New Controls for Varroa destructor

Thursday 29 October 2020

Varroa mites are considered the number one threat to honey bees around the world.  These harmful creatures not only weaken colonies by drawing the fat body tissue from the bees, they are also vectors for viral diseases.  As beekeepers, we must be vigilant in our control of these ectoparasites of our livestock.  The only long-term approach to Varroa destructor control is Integrated Pest Management.  We have talked about this in previous blogs but this week we will continue to discuss alternative ways to control Varroa mites.  If we rely on a single treatment, it will be overused leading to resistance.  For this reason, we must cautiously embrace new and different treatment methods.

New Controls for Varroa destructor

Api Life Var®

Api Life VAR® has just been approved by Health Canada’s Pest Management Regulatory Agency for use in our country.  Api Life VAR® is manufactured by an Italian company, Chemicals Laif Spa, with a Canadian contact, the Manitoba Cooperative Honey Producers Ltd. (BeeMaid).  The main active ingredient in this newly available Varroa mite treatment is the essential oil thymol.  The treatment also contains Racemic camphor, eucalyptus oil and l – menthol.  The treatment can be applied during spring, summer or fall.  It is not recommended for use when collecting honey and a 30 day withdraw time required prior to placing honey supers.

The treatment involves three applications of 7 – 12 days resulting in a period of up to 62 days from commencement to the placement of honey supers.  The vapour-based treatment works optimally above 18°C and below 35°C.  The length of time for the treatment, especially prior to the placement of honey supers, combined with the effective temperature range will have implications for use in our region.  The efficacy has been reported to be very similar to other thymol based treatments but yet to be validated in our region.

Api Var Life: showing wafers place on top bars of hive. Source: Veto-pharma

Api Life VAR’s® active ingredient, thymol was discussed in detail in last week’s blog but the additional ingredients found in Api Life VAR may be new to beekeepers.  Racemic camphor is an organic chemical from a group of aromatic compounds call terpenoids.  These have long been thought to have insect pest deterring properties but the evidence of this as an effective acaricide, on its own, is lacking.  There is some evidence that eucalyptus oil, an essential oil, similar to thymol, derived from the Eucalyptus tree, is an effective pesticide.  The final ingredient of l – menthol is the principle component of peppermint oil.

This new product will not be available to beekeepers until spring of 2021.  If you want to try Api Life VAR® then contact your local bee supply store to find out the details of price and availability.  Api Life VAR ® is recommended by the manufacturer to be used as part of an IPM program.

HopGuard II®

Another new product was approved last year for the treatment of Varroa mites.  In October 2019, Health Canada’s PMRA granted registration for sale as a Varroa mite control, HopGuard II® and its active ingredient hop beta acids.  This treatment is another organic compound in the same category as formic and oxalic acid.  HopGuard II® is a relatively simple treatment consisting of one application, by strip, placed in the hive for the manufacturers recommended active period of 5 to 7 days.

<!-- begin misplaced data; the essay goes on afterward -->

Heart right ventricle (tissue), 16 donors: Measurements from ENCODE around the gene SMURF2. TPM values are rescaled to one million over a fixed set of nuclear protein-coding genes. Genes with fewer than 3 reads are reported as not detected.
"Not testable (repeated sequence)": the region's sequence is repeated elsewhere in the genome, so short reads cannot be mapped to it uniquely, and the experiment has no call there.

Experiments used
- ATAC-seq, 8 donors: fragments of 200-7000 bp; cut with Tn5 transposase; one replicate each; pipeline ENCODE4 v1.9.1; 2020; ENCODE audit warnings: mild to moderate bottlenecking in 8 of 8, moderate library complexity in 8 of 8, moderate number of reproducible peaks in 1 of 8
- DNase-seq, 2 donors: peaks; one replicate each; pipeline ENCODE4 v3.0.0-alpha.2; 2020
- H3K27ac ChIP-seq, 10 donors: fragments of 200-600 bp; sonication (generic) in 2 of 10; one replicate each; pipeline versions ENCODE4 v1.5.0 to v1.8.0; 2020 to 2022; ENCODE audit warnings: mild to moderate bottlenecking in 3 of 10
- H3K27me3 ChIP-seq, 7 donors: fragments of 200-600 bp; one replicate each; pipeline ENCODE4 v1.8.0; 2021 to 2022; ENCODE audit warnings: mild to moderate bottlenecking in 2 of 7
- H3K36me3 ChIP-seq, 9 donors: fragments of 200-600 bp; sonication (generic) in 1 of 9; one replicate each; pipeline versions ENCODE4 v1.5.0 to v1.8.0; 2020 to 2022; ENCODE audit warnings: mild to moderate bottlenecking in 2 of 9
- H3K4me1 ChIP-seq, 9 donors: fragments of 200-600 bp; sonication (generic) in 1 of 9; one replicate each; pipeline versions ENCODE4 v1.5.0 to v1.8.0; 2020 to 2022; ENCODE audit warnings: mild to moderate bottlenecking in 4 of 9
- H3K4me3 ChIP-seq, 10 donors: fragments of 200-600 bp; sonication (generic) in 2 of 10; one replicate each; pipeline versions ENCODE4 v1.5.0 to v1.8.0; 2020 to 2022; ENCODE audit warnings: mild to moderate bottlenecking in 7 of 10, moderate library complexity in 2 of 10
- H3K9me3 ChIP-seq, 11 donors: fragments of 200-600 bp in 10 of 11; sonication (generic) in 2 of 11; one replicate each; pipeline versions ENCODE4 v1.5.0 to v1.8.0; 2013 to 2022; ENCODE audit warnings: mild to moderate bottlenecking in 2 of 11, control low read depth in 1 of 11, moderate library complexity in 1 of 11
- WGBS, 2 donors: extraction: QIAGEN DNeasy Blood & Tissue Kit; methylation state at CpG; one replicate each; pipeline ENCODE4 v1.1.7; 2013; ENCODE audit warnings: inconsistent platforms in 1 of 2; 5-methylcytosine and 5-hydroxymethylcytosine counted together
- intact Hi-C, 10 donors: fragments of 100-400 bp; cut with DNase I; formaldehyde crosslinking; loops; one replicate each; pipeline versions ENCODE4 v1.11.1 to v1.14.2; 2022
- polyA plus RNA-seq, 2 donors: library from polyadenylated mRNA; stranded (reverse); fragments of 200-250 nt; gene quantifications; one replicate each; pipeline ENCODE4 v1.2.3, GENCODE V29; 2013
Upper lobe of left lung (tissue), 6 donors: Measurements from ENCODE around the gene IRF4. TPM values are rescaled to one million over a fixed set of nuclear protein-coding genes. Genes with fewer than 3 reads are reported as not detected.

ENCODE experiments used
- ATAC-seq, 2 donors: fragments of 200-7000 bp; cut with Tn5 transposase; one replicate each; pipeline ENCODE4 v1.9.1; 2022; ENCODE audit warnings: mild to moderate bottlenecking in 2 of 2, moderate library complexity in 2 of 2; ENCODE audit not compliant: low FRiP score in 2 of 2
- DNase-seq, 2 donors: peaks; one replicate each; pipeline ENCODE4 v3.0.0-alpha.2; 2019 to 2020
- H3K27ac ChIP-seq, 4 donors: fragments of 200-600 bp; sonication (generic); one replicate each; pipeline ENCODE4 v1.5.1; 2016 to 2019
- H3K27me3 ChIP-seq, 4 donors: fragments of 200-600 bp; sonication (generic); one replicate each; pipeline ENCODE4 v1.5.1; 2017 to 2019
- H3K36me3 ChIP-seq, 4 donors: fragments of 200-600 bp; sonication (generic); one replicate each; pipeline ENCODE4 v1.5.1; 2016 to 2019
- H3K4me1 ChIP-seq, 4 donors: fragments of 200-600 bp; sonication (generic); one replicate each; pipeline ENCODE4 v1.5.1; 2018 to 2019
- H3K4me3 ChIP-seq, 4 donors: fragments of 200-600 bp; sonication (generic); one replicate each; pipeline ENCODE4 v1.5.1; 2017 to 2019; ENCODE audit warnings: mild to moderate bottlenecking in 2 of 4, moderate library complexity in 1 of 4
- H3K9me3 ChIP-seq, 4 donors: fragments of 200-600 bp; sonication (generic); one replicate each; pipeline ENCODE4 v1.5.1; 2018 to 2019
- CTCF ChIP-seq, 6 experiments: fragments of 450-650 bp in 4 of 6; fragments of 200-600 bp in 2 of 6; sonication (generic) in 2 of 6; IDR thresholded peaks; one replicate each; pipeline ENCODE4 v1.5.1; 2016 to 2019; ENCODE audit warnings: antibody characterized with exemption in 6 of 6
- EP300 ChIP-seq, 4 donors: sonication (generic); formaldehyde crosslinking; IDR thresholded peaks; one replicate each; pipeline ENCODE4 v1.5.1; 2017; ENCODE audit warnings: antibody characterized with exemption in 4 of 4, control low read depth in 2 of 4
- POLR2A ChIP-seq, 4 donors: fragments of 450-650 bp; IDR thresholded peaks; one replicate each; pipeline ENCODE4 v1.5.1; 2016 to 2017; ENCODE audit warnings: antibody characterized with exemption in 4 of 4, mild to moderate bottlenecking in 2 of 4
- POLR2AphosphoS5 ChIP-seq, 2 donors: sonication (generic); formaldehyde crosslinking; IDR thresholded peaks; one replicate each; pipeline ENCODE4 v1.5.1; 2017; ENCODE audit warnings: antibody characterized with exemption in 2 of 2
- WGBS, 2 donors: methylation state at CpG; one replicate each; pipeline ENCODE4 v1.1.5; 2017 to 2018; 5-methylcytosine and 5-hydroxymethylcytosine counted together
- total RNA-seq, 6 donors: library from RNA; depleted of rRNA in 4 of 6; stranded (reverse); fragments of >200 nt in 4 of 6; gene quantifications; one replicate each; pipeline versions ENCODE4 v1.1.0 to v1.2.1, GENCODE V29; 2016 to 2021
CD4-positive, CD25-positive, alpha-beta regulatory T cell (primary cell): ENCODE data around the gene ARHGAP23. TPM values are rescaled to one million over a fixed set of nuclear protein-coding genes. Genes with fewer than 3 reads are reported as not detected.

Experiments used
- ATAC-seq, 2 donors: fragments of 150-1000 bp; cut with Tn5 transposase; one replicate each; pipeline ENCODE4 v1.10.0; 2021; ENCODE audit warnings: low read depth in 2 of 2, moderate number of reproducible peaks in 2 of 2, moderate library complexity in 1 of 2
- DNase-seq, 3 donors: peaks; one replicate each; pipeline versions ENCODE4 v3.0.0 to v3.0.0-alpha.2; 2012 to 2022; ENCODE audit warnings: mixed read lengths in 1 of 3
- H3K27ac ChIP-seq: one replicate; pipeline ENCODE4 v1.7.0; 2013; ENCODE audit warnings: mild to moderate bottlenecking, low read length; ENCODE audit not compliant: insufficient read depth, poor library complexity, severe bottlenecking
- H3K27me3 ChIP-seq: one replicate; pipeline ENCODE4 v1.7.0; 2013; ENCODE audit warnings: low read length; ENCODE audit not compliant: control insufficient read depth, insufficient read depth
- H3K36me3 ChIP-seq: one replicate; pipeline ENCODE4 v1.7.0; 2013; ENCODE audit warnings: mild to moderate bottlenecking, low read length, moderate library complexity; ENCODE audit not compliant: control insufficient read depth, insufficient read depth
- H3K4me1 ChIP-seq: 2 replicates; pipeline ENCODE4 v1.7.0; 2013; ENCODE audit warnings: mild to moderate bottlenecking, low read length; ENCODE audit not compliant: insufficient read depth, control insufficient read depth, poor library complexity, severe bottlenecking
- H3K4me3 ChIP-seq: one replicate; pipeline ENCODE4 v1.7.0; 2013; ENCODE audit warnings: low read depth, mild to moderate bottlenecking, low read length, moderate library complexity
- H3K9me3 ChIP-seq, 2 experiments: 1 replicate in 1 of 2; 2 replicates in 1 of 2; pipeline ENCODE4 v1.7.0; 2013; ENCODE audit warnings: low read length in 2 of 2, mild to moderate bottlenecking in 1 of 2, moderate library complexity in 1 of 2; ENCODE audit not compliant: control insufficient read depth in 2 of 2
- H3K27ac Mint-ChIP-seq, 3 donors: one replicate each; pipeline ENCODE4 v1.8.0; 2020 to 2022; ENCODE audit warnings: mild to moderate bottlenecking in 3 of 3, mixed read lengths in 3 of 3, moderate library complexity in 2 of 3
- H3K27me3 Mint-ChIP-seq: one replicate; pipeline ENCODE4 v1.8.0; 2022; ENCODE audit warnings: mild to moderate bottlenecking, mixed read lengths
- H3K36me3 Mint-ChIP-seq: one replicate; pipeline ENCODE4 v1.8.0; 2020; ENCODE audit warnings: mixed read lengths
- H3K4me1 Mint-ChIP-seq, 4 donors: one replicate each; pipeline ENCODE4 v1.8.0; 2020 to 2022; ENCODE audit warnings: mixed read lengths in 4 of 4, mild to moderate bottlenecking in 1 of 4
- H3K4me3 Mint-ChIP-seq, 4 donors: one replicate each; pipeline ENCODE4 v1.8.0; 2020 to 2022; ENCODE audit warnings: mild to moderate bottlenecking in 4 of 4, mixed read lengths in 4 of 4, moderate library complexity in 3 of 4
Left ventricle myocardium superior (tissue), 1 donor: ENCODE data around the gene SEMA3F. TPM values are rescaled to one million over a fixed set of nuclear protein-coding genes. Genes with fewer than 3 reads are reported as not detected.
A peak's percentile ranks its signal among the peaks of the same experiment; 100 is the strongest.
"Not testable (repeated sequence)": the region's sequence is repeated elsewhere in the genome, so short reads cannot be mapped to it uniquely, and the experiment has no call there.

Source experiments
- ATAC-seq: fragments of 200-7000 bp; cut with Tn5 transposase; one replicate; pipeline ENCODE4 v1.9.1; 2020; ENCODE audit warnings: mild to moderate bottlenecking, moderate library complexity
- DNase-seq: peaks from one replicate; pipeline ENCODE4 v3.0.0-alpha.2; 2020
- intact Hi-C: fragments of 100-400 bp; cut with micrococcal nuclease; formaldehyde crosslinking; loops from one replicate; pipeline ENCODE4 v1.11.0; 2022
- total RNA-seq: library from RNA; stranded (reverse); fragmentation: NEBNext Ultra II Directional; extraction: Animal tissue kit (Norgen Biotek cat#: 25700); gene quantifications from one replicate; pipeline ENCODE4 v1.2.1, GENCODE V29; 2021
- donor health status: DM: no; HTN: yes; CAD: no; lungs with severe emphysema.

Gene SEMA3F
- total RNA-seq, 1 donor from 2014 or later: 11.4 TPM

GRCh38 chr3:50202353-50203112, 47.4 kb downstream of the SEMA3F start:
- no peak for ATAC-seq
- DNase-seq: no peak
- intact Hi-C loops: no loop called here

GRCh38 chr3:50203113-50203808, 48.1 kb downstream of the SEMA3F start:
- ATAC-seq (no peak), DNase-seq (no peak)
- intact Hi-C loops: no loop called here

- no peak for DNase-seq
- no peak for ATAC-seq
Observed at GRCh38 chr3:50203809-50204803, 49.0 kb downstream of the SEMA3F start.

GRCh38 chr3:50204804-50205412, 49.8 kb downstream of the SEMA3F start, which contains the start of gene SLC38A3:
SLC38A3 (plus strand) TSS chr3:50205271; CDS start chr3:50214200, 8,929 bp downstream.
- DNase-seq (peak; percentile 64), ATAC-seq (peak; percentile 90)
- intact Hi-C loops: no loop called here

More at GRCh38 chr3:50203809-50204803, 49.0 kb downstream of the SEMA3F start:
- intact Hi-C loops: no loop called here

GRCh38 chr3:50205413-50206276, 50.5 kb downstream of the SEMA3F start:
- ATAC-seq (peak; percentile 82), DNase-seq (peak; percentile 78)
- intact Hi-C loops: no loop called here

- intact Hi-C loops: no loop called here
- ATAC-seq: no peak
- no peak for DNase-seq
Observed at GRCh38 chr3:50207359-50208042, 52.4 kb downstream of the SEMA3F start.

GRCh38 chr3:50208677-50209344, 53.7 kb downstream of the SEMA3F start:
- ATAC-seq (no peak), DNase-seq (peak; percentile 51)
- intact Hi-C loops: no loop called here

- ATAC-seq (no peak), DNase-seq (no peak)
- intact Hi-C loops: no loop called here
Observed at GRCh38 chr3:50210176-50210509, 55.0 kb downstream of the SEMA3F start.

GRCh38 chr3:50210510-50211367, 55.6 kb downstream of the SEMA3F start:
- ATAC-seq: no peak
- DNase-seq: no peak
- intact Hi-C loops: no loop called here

Applying HopGuard II®.  Source: Beta Tec hop products.

The efficacy in our regions is unknown but the manufacturer states that HopGuard II® is generally 50 – 70% effective.  Reports out of Saskatchewan, by the provincial Department of Agriculture and Rural Extension, state a 97% efficacy using two consecutive treatments.  If using consecutive treatments, the manufacturer recommends these be five to seven days apart.  HopGuard II® is also safe to use during honey flow.

With a range of options available to beekeepers for the management of Varroa mites in our honey bee colonies, choices become difficult. The soft chemical options have the advantage that there is no expected development of  resistance by the mites. These treatments present other challenges, in that their efficacy is more variable due to temperature and other factors, and they also require, in some cases, additional knowledge and skill. The repeated application of Apivar (amitraz) will inevitably lead to resistance! This is why an alternating regime of treatments is recommended as a fundamental part of an IPM program. For this reason, skilled and progressive beekeepers are using one or more of the soft chemical treatment as a regular alternative to Apivar.

Nova Scotia beekeepers read on... 

If your farm is changing the way it interacts with its customers or Covid 19 has altered the way you market your products, there is help to develop direct marketing eCommerce resources.  Some information below on how to find out more!

Perennia's Accelerated Direct Sales Program is a convenient and straightforward approach for businesses to create an online product listing or an e-Commerce website. If you are not familiar with this program, it is available to Nova Scotia farms, aquaculture operations and food and beverage businesses through a partnership with Local Line. Eligible businesses will receive the first six months of this online direct sales platform free through this program!

Perennia are also hosting another webinar with the Local Line team on November 5th at 1 PM. Registration for this session is available here .  All are welcome to come along and find out more!

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